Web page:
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About this poet

Born March 28, 1976, Ada Limón is originially from Sonoma, California. As a child, she was greatly influenced by the visual arts and artists, including her mother, Stacia Brady. In 2001 she received an MFA from the Creative Writing Program at New York University.

Her first collection of poetry, Lucky Wreck (Autumn House Press, 2006), was the winner of the 2005 Autumn House Poetry Prize. She is also the author of Bright Dead Things (Milkweed Editions, 2015), Sharks in the Rivers (Milkweed Editions, 2010), and This Big Fake World (Pearl Editions, 2006), winner of the 2005 Pearl Poetry Prize. Of Limón's work, the poet Richard Blanco writes, "Both soft and tender, enormous and resounding, her poetic gestures entrance and transfix."

A 2001-2002 fellow at the Provincetown Fine Arts Work Center, she has also received a grant from the New York Foundation for the Arts and won the Chicago Literary Award for Poetry. She splits her time between Lexington, Kentucky, and Sonoma, California.


Bibliography

Bright Dead Things (Milkweed Editions2015)
Sharks in the Rivers (Milkweed Editions, 2010)
This Big Fake World (Pearl Editions, 2006)
Lucky Wreck (Autumn House Press, 2006)

American Pharoah

Despite the morning’s gray static of rain,
we drive to Churchill Downs at 6 a.m.,
eyes still swollen shut with sleep. I say,
Remember when I used to think everything
was getting better and better? Now, I think
it’s just getting worse and worse. I know it’s not
what I’m supposed to say as we machine our
way through the silent seventy minutes on 64
over pavement still fractured from the winter’s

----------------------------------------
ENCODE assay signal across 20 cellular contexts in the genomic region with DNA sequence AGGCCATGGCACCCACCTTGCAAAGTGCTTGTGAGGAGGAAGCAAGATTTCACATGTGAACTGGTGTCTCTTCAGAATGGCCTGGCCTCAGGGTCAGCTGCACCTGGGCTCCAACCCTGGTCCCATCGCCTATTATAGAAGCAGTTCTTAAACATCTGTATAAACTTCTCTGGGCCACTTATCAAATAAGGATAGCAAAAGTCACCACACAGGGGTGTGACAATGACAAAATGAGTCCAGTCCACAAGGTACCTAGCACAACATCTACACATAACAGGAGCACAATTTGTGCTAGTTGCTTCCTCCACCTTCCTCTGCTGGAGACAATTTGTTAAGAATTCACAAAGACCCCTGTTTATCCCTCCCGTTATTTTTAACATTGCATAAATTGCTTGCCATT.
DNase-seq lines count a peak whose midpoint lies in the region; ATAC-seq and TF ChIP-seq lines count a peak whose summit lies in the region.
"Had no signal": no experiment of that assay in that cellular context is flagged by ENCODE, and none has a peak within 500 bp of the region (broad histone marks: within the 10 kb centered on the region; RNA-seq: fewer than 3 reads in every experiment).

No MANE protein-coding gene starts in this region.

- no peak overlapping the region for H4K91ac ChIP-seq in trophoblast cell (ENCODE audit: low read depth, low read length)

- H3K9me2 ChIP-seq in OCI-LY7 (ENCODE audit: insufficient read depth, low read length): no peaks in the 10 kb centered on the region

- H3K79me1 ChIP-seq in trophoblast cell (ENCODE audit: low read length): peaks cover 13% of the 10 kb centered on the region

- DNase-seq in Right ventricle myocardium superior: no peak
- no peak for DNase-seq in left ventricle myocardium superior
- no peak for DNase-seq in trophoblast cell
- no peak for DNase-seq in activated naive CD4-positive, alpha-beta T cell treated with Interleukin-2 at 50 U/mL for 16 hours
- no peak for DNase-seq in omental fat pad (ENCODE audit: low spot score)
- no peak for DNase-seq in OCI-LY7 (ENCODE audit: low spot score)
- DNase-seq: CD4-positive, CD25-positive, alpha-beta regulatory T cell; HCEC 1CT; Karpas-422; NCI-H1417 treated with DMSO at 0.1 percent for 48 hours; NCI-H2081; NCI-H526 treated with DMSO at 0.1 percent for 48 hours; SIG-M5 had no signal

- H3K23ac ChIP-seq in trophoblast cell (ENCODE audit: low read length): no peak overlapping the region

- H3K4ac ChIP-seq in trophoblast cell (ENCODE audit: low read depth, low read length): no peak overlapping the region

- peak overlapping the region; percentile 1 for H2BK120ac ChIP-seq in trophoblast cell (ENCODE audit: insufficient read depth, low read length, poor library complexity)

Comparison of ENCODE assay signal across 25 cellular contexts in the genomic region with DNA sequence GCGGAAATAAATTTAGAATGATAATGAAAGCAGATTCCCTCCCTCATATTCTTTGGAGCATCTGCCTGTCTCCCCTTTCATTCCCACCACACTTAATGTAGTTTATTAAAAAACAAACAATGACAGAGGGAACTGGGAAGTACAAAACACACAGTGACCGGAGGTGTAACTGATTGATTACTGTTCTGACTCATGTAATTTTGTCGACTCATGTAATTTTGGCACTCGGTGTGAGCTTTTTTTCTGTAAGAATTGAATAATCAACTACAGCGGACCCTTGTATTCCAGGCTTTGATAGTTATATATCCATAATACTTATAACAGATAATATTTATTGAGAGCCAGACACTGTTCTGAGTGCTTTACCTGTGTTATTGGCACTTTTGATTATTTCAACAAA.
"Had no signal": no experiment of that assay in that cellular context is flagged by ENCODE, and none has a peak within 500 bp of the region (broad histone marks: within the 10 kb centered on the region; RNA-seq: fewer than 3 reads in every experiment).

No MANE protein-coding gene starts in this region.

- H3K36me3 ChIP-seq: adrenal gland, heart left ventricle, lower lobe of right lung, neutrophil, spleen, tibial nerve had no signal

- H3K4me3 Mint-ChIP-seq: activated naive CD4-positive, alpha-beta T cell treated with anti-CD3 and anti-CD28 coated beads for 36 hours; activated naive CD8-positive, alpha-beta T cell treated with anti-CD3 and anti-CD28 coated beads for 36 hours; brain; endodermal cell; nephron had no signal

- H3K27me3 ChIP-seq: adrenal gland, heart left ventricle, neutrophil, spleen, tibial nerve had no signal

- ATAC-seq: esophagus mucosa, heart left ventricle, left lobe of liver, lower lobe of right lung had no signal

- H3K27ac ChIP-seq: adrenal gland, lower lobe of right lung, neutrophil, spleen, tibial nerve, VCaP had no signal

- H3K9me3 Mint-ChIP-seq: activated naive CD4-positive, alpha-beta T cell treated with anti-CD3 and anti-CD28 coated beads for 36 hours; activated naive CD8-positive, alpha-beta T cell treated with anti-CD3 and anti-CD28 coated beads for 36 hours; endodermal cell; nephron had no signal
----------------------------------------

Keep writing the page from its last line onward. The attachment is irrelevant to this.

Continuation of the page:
wreckage. I’m tired. I’ve had vertigo for five
months and on my first day home, he’s shaken
me awake to see this horse, not even race, but
work. He gives me his jacket as we face
the deluge from car to the twin spire turnstiles,
and once deep in the fern-green grandstands, I see
the crowd. A few hundred maybe, black umbrellas,
cameras, and notepads, wet-winged eager early birds
come to see this Kentucky-bred bay colt with his
chewed-off tail train to end the almost 40-year
American Triple Crown drought. A man next to us,
some horseracing heavy, ticks off a list of reasons
why this horse—his speed-laden pedigree, muscle
and bone recovery, et cetera, et cetera—could never
win the grueling mile-and-a-half Belmont Stakes.
Then, the horse with his misspelled name comes out,
first just casually cantering with his lead horse,
and next, a brief break in the storm, and he’s racing
against no one but himself and the official clocker,
monstrously fast and head down so we can see
that faded star flash on his forehead like this
is real gladness. As the horse eases up and we
close our mouths to swallow, the heavy next to us
folds his arms, says what I want to say too: I take it all back.

Copyright © 2015 Ada Limón. Originally published in the Winter 2015 issue of Prairie Schooner. Used with permission of Prairie Schooner

Copyright © 2015 Ada Limón. Originally published in the Winter 2015 issue of Prairie Schooner. Used with permission of Prairie Schooner

Ada Limón

Ada Limón

Born in 1976, Ada Limón received the 2005 Autumn House Poetry Prize for her debut collection, Lucky Wreck (Autimn House Press, 2006).

by this poet

poem

Say tomorrow doesn't come.
Say the moon becomes an icy pit.
Say the sweet-gum tree is petrified.
Say the sun's a foul black tire fire.
Say the owl's eyes are pinpricks.
Say the raccoon's a hot tar stain.
Say the shirt's plastic ditch-litter.
Say the kitchen's a cow's corpse.

poem

—For Mammoth Cave National Park

Humongous cavern, tell me, wet limestone, sandstone caprock,
      bat-wing, sightless translucent cave shrimp,

this endless plummet into more of the unknown,
                            how one keeps secrets for so long.

All my life, I’ve lived

2
poem
We'll say unbelievable things 
to each other in the early morning— 
  
our blue coming up from our roots, 
our water rising in our extraordinary limbs. 
  
All night I dreamt of bonfires and burn piles 
and ghosts of men, and spirits 
behind those birds of flame. 
  
I cannot tell anymore when a door opens or